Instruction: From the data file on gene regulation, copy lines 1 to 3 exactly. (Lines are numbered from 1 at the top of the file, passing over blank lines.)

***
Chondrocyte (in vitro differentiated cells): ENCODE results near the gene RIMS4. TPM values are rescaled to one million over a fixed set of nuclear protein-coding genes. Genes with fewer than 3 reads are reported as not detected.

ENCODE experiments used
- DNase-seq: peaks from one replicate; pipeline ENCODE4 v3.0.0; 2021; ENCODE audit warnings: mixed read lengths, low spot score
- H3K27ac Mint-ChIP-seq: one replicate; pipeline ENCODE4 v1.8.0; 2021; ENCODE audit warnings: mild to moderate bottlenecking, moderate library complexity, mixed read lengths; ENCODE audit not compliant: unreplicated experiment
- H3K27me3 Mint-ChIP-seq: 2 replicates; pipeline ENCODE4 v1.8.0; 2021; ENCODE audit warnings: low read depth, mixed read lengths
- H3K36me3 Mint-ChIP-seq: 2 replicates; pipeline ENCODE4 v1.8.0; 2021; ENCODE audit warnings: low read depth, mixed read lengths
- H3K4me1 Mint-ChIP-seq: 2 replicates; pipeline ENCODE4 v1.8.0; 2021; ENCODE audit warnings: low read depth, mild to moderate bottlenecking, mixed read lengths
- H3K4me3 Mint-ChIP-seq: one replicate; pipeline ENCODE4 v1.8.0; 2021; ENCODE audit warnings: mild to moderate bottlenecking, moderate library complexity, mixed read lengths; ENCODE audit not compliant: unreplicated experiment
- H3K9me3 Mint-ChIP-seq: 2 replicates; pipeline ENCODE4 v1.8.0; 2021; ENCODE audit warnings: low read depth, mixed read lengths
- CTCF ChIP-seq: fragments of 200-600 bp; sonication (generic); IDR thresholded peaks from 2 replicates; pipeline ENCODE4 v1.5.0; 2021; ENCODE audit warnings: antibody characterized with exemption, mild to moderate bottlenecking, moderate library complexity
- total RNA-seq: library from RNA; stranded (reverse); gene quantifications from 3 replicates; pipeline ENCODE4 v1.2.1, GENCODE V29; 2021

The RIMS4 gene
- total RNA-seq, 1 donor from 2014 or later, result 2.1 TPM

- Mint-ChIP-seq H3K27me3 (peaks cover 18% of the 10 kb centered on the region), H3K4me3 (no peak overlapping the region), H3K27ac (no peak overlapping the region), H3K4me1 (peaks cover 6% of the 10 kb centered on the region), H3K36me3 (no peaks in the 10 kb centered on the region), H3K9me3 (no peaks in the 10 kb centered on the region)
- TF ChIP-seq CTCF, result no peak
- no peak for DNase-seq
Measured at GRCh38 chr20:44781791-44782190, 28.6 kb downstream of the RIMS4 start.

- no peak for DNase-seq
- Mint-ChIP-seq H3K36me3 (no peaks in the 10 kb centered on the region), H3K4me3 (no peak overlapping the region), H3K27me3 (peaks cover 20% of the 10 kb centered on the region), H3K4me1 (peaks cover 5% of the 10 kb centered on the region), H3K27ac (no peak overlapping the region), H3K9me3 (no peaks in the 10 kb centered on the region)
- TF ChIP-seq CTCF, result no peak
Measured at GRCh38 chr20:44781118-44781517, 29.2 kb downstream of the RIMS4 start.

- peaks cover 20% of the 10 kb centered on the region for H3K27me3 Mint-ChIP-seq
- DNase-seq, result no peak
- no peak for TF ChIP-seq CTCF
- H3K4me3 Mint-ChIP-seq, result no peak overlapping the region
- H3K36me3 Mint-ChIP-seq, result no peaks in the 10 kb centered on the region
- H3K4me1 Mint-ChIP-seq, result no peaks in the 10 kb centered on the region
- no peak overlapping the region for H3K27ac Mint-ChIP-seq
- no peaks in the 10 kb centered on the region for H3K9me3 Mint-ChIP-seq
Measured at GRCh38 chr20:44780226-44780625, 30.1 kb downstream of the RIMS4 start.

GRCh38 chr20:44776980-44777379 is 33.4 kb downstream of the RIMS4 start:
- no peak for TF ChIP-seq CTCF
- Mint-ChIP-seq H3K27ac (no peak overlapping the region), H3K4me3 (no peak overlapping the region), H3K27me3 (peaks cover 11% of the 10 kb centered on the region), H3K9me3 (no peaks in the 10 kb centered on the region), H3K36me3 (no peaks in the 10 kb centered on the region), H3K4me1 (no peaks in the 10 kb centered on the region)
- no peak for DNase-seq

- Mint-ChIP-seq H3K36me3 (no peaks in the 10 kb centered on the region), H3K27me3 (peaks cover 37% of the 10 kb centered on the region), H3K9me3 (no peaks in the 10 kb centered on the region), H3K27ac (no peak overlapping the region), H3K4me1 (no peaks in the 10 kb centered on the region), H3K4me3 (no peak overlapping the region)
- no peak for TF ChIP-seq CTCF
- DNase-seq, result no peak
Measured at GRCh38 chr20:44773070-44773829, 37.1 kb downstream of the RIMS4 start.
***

Chondrocyte (in vitro differentiated cells): ENCODE results near the gene RIMS4. TPM values are rescaled to one million over a fixed set of nuclear protein-coding genes. Genes with fewer than 3 reads are reported as not detected.

ENCODE experiments used
- DNase-seq: peaks from one replicate; pipeline ENCODE4 v3.0.0; 2021; ENCODE audit warnings: mixed read lengths, low spot score